On August 18, 2004, Silver Bay commenced an action against Mann for breach of contract for Mann’s faulty construction of an addition required by the Lease and failure to pay taxes.  Mann answered, counterclaimed, and filed a third-party complaint against the guarantors of the Lease, seeking rents due and other damages under the Lease.  

In December 2004, Silver Bay subleased the Property to Neptune Diner.  Silver Bay continued making the monthly rental payments until Neptune Diner vacated the Property in September 2005.  Subsequently, Mann listed the Property for lease with a real estate agent.

On April 13, 2006, the parties consented to refer the matter to a master.   At trial, one of the guarantors, Larry Velaetis, testified the roof leaked the first rain after Silver Bay opened the restaurant.   He further testified the leaks continued following every rain.  Metz Looper, a former magistrate, testified that the three times he visited Silver Bay, he observed a musty odor, water on the floor, and the roof leaking.

Velaetis testified Silver Bay orally informed Mann after the first leak occurred and once the leaks continued but never provided written notice or demand regarding the leaks, despite the fact the Lease required any notice or demand be in writing.  Velaetis admitted Silver Bay did not keep any record of the dates of the leaks.  He also acknowledged Silver Bay failed to inspect the roof when it took possession and once the roof began leaking, it did not have it inspected to determine the cause of the leaks.  Mann testified that at Silver Bay’s request, he had sent a roofer to the Property after Silver Bay took possession.  Additionally, Mann testified he had a duty to provide a properly constructed roof. 

The master denied both Silver Bay’s and Mann’s requests for damages.   Regarding Silver Bay’s damages, the master found:

Silver[ B]ay did nothing to document the occasions when water allegedly leaked into the restaurant.  Although the Court finds credible testimony to establish some water damage due to leaks, there was no evidence presented establishing a link between these events and Silver[ B]ay’s declining revenues, the number of occasions the leaks supposedly occurred or the extent of damages allegedly incurred as a result of the leaks.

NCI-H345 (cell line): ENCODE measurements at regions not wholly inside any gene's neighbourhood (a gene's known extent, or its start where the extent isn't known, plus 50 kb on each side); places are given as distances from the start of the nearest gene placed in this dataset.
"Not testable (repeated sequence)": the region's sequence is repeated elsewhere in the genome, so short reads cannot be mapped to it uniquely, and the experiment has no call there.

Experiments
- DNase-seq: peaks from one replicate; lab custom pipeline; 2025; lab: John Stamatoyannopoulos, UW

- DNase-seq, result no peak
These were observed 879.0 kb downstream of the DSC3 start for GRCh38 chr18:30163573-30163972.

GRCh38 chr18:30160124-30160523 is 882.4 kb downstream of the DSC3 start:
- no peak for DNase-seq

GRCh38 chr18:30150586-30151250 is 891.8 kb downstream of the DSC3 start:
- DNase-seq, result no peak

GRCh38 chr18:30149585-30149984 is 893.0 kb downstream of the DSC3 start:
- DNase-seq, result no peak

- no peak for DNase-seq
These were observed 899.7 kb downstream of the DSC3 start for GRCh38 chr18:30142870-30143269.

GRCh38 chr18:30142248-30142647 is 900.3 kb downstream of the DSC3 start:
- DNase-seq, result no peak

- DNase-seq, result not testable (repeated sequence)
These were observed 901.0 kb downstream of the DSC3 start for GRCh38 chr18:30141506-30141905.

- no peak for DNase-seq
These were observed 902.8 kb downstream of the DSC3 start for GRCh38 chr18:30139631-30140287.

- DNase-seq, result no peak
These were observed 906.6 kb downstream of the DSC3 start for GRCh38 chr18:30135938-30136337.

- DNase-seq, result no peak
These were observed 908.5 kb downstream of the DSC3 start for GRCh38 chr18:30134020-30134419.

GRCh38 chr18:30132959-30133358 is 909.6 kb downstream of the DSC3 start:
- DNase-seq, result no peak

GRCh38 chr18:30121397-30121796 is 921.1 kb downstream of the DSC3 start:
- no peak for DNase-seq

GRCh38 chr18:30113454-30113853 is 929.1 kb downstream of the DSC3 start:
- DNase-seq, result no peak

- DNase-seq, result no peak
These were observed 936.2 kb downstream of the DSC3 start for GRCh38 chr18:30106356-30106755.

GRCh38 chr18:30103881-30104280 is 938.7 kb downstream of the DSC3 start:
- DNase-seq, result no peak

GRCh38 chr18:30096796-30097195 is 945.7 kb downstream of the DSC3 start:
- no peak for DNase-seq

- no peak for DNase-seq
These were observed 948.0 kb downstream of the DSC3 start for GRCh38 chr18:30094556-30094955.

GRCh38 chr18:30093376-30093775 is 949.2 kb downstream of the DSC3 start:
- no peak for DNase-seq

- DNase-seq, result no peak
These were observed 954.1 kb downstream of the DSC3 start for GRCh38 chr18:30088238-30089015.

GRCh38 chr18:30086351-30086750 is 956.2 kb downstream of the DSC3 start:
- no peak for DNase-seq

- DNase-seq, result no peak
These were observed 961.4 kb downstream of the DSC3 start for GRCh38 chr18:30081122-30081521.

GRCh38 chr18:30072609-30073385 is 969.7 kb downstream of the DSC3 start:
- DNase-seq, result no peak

The master determined Silver Bay “failed to establish its business was damaged due to water intrusion . . . [and] lost revenues with reasonable certainty.”  The master further found “[t]he alleged damages due to the posting of delinquent tax notice, if at all, are inconsequential.  The notice was posted for a rather short period of time and the taxes were paid by Mann in short order.”  

As to Mann’s damages, the master determined:

As stated, the Court finds there was credible testimony of some water damage due to leaks.  However, I find there is a significant question of breach of the lease by Mann based upon his failure to properly repair the roof.  Accordingly, the Court denies Mann’s claim for damages due under the Lease. 

Mann filed a Rule 59(e), SCRCP, motion for reconsideration that the master denied.  This appeal followed.

STANDARD OF REVIEW

“An action seeking damages for breach of contract is . . . an action at law . . . .”  Kuznik v. Bees Ferry Assocs., 342 S.C. 579, 589, 538 S.E.2d 15, 20 (Ct. App. 2000).  In an appeal from the final judgment of a master, this court has the same scope of review as if the appeal is from the circuit court without a jury.  Tiger, Inc. v. Fisher Agro, Inc., 301 S.C. 229, 237, 391 S.E.2d 538, 543 (1990).  On appeal of an action at law tried without a jury, this court’s review is limited to correction of errors at law.  Epworth Children’s Home v. Beasley, 365 S.C. 157, 164, 616 S.E.2d 710, 714 (2005).  The master’s findings are equivalent to a jury’s findings in a law action.  King v. PYA/Monarch, Inc., 317 S.C. 385, 388-89, 453 S.E.2d 885, 888 (1995).